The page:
Any tricks you can do like this to increase your mana density without actually increasing your land count is huge. Battle of Wits might not have a higher ratio of lands than a normal deck, but due to things like improper shuffling, huge clumps of lands do come up and absolutely kill the consistency you want to reach. By having more mana acceleration, or tricky mana sources, your mana flood games become that much more bearable. Utility lands, like Kessig Wolf Run and Desolate Lighthouse are absolute musts. These perform similar roles to non-land mana sources in that they allow you to function when you have drawn too many lands.
Who’s Theme Is It Anyway?
Battle of Wits does seem like an easy card to build around though right? It plainly states on the card how to build around it. However, we normally know we need 60 cards in a deck, but rarely is that inspiration for building a particular archetype.
Battle of Wits gives you a rough outline of what you should draw, but it never provides you with colors to fill in all those blank spaces with. This is where Battle of Wits becomes exciting and personalized. Each player gets to build Battle in his or her own way. It is generally good to follow a few steps though.
1 – Isolate a major theme you would like to build around WITHIN your Battle of Wits shell.
2 – Develop numerous smaller synergies or themes to build toward during any given game with Battle of Wits.
3 – Meld these ideas together in as consistent a way as you can.
Picking the central theme to your deck might not be necessary in older formats, where the power level of individual cards can carry the deck on their own, or possibly with just the aid of some smaller batch synergies. In Standard though, individual cards, while powerful, tend to be concentrated at similar mana costs, have prohibitive mana costs, or lack consistency.
Recently, over at Daily Decks on the mothership, I featured the following Battle of Wits list:
Battle of Pod
2012 Silver Qualifier – Xtreme Games 8/11
While there are certainly some holes in this list (3 copies of Ponder and Green Sun’s Zenith!), Rich has met a huge goal—finding a central theme that gives his list direction. In this case, Rich has a sweet Birthing Pod package that gave him direction in terms of creature inclusion and other synergies with the Pod.
Battle of Wits must still contain a lot of powerful cards that do not necessarily fit into any particular theme though. When you are working on a 250-card list, some of the format powerhouses are just going to have to make an appearance. But, subthemes are still important. In this case, once Birthing Pod became the primary focus and engine of the deck (outside of the namesake card) we know that creatures are going to be at a premium. It would make sense then, and Rich recognized this, that our subthemes also involve creatures.
Check out the reanimator subtheme for example. Some of the cards that fit into this category are just good cards, like Sun Titan or Sheoldred, Whispering One, but there is still a conscious effort to add more reanimator synergies. Unburial Rites, Forbidden Alchemy, and Faithless Looting definitely give the feel of a reanimator deck, similar to Frites in Standard.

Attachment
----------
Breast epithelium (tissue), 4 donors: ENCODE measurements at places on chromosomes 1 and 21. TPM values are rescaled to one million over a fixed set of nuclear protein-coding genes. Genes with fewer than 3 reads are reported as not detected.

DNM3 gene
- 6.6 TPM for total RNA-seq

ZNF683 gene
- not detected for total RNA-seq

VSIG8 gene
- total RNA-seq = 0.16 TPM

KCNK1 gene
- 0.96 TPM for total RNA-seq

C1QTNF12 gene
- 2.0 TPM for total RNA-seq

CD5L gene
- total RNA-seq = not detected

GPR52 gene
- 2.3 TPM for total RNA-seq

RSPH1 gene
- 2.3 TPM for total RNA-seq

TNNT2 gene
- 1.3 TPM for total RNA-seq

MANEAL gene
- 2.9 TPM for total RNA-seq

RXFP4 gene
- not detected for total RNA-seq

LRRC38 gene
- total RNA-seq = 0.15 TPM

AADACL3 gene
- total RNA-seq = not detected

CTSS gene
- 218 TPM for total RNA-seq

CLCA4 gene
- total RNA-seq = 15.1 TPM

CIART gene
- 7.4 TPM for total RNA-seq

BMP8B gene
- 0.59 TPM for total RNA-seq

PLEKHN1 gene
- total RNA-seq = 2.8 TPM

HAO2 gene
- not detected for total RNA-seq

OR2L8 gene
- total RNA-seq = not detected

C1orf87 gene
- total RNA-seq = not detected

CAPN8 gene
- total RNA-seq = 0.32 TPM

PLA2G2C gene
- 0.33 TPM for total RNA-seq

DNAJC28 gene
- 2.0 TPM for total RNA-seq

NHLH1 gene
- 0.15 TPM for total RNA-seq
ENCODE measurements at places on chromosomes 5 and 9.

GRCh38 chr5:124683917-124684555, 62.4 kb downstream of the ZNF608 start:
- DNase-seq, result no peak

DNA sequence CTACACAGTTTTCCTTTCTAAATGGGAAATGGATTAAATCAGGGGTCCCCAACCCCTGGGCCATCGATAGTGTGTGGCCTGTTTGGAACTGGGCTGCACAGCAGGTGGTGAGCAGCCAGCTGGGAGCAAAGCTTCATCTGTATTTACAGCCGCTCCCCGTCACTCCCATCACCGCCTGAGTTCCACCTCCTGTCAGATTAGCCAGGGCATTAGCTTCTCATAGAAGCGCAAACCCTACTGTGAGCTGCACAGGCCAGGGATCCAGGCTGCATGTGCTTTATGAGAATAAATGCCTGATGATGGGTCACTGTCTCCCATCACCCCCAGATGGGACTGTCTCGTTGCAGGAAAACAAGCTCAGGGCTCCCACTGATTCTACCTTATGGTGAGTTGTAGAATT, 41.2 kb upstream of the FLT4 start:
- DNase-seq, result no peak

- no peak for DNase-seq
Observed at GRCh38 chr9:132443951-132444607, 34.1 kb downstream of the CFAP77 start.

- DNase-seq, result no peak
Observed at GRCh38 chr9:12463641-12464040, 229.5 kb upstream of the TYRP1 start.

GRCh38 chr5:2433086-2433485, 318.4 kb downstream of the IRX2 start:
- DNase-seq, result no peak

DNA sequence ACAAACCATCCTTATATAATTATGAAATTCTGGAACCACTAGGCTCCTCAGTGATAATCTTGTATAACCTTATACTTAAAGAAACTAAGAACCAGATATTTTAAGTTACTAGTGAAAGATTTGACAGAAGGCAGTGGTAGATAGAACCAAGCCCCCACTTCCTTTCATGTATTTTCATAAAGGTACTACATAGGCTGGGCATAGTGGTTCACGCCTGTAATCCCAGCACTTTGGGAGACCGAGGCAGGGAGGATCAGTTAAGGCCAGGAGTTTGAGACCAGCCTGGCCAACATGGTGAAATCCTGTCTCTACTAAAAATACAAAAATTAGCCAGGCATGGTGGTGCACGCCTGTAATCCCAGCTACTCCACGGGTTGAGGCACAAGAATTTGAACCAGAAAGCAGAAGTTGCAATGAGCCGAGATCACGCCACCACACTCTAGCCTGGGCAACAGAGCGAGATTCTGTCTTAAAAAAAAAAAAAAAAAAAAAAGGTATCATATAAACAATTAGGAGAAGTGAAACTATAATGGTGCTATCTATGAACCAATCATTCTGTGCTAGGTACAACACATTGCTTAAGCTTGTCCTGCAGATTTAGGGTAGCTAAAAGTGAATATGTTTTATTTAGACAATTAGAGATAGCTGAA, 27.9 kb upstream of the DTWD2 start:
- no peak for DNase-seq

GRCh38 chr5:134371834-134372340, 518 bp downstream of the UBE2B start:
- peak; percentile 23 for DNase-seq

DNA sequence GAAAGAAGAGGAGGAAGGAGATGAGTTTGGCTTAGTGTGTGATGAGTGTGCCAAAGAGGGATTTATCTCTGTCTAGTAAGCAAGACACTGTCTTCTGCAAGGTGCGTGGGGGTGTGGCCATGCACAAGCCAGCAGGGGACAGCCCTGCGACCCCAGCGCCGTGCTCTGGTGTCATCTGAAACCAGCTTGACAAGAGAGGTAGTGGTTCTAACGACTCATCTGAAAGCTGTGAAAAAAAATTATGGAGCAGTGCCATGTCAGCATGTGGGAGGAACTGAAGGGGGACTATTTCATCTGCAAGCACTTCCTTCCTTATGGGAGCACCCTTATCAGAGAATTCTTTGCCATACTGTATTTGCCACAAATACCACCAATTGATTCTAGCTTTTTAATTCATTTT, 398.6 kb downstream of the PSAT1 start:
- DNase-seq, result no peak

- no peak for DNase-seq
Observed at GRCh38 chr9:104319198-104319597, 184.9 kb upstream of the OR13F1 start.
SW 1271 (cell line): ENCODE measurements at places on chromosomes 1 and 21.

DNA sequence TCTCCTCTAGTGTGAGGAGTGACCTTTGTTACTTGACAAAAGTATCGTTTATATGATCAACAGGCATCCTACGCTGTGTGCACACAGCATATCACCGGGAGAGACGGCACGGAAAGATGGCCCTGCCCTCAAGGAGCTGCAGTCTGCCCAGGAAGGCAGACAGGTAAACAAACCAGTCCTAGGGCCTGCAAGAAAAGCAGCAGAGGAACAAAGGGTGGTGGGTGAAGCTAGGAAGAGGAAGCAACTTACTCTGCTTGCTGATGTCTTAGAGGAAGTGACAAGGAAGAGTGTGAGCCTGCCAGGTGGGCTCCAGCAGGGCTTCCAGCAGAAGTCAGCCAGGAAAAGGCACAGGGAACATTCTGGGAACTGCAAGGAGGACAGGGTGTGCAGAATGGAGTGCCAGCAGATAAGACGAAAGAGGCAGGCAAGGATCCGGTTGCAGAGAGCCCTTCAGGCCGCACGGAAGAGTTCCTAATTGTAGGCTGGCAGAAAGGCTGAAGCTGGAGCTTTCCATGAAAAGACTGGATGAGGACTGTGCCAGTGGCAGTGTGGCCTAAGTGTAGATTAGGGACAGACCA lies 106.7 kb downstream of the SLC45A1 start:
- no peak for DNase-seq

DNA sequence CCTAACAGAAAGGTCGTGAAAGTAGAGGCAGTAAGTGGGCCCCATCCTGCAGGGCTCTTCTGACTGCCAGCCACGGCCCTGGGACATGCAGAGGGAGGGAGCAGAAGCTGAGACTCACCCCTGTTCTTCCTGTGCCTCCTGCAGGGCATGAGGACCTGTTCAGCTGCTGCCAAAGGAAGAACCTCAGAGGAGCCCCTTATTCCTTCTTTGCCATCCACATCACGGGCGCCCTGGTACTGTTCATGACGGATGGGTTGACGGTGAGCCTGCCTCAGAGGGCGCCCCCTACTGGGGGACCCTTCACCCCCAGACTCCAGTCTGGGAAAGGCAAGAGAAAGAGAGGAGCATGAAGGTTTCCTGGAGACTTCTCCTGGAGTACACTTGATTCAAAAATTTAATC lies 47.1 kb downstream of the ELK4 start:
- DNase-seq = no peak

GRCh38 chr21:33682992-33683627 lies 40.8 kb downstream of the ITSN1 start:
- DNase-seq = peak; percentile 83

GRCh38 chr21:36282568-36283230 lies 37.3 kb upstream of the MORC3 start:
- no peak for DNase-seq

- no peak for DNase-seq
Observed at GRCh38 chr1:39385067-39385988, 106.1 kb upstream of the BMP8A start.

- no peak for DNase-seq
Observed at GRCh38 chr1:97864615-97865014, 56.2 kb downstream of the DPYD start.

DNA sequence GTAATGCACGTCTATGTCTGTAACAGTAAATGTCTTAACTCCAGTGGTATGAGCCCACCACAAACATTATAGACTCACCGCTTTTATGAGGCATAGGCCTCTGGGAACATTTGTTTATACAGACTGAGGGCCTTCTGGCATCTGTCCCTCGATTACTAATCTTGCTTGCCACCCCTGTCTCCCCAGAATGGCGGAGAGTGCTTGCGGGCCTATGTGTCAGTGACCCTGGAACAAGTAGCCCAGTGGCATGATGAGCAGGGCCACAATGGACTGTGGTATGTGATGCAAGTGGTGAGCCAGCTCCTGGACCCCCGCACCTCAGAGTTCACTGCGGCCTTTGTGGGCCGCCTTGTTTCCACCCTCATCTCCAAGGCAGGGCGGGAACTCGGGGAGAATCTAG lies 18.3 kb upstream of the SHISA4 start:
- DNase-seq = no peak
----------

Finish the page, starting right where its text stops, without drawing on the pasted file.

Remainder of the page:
There are a couple of one-card themes that might not directly fill the deck’s empty space, but they do alter play patterns and lines you might take with the list. Door to Nothingness and Etched Monstrosity are both pretty good examples of this. While neither requires a lot of deck space, they do have a big impact on any game in which they are drawn by giving you a new minigame to work toward. You now get to play out like a ramp/5-color deck, which are both present in every game you play, but are now emphasized to a greater degree.
Step Aside Please
One final question you have to ask yourself when building Battle of Wits, is to know whether Battle of Wits is a focal point of your list, or simply a thing that can come up from time to time. Neither of these are worse than the other, but I will note that the most popular direction is to make BoW a feature of your deck and not just a footnote. Once you make the conscious decision to play Battle of Wits, you want to win some games with the dang card.
Decks featuring BoW as a center stage strategy generally include more tutors and ways to get Battle of Wits into play where a deck that simply has Battle as its plan B might look more like a large version of a traditional archetype that can occasionally turn their 5 mana into a win. We’ve seen this in Legacy before where a deck that was through and through a 250-card Zoo list, still had draws available that would Show and Tell out Battle as early as turn 2. If you are unsure of which style of Battle of Wits deck to build, ask yourself what you want out of the experience, and that will generally give you solid direction.
Hopefully I will be able to get some videos with some Battle of Wits lists out in the next few weeks, but I am currently computerless, as I await my new laptop to show up in the mail. That said, Battle of Wits is fun and personal, so don’t feel the pressure of having to copy one person’s list in order to validate your efforts. Build it the way you want to and have a blast in the meantime. Thanks for reading!